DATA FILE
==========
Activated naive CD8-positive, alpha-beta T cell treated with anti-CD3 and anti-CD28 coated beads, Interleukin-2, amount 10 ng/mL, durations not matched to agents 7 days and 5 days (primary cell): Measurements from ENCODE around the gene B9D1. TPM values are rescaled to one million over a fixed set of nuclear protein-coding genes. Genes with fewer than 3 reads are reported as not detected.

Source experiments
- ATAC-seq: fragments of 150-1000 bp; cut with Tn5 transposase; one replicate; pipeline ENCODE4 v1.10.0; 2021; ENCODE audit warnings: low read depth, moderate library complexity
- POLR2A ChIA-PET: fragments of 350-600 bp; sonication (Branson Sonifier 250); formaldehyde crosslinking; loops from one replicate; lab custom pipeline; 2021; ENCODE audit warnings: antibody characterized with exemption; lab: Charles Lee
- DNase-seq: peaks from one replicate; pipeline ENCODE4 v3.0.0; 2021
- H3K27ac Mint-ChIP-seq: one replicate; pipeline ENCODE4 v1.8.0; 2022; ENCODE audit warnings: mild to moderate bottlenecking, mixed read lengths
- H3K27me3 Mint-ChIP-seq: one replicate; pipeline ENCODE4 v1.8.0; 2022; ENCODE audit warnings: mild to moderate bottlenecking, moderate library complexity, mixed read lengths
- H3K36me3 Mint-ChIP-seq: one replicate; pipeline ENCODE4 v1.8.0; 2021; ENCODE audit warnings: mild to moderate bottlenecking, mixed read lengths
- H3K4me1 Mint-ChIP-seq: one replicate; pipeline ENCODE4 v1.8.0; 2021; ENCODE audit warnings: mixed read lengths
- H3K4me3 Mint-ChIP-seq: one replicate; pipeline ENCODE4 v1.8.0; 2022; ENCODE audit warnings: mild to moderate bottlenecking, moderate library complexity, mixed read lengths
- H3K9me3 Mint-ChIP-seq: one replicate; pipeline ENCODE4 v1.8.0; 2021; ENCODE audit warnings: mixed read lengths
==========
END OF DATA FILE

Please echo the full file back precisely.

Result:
Activated naive CD8-positive, alpha-beta T cell treated with anti-CD3 and anti-CD28 coated beads, Interleukin-2, amount 10 ng/mL, durations not matched to agents 7 days and 5 days (primary cell): Measurements from ENCODE around the gene B9D1. TPM values are rescaled to one million over a fixed set of nuclear protein-coding genes. Genes with fewer than 3 reads are reported as not detected.

Source experiments
- ATAC-seq: fragments of 150-1000 bp; cut with Tn5 transposase; one replicate; pipeline ENCODE4 v1.10.0; 2021; ENCODE audit warnings: low read depth, moderate library complexity
- POLR2A ChIA-PET: fragments of 350-600 bp; sonication (Branson Sonifier 250); formaldehyde crosslinking; loops from one replicate; lab custom pipeline; 2021; ENCODE audit warnings: antibody characterized with exemption; lab: Charles Lee
- DNase-seq: peaks from one replicate; pipeline ENCODE4 v3.0.0; 2021
- H3K27ac Mint-ChIP-seq: one replicate; pipeline ENCODE4 v1.8.0; 2022; ENCODE audit warnings: mild to moderate bottlenecking, mixed read lengths
- H3K27me3 Mint-ChIP-seq: one replicate; pipeline ENCODE4 v1.8.0; 2022; ENCODE audit warnings: mild to moderate bottlenecking, moderate library complexity, mixed read lengths
- H3K36me3 Mint-ChIP-seq: one replicate; pipeline ENCODE4 v1.8.0; 2021; ENCODE audit warnings: mild to moderate bottlenecking, mixed read lengths
- H3K4me1 Mint-ChIP-seq: one replicate; pipeline ENCODE4 v1.8.0; 2021; ENCODE audit warnings: mixed read lengths
- H3K4me3 Mint-ChIP-seq: one replicate; pipeline ENCODE4 v1.8.0; 2022; ENCODE audit warnings: mild to moderate bottlenecking, moderate library complexity, mixed read lengths
- H3K9me3 Mint-ChIP-seq: one replicate; pipeline ENCODE4 v1.8.0; 2021; ENCODE audit warnings: mixed read lengths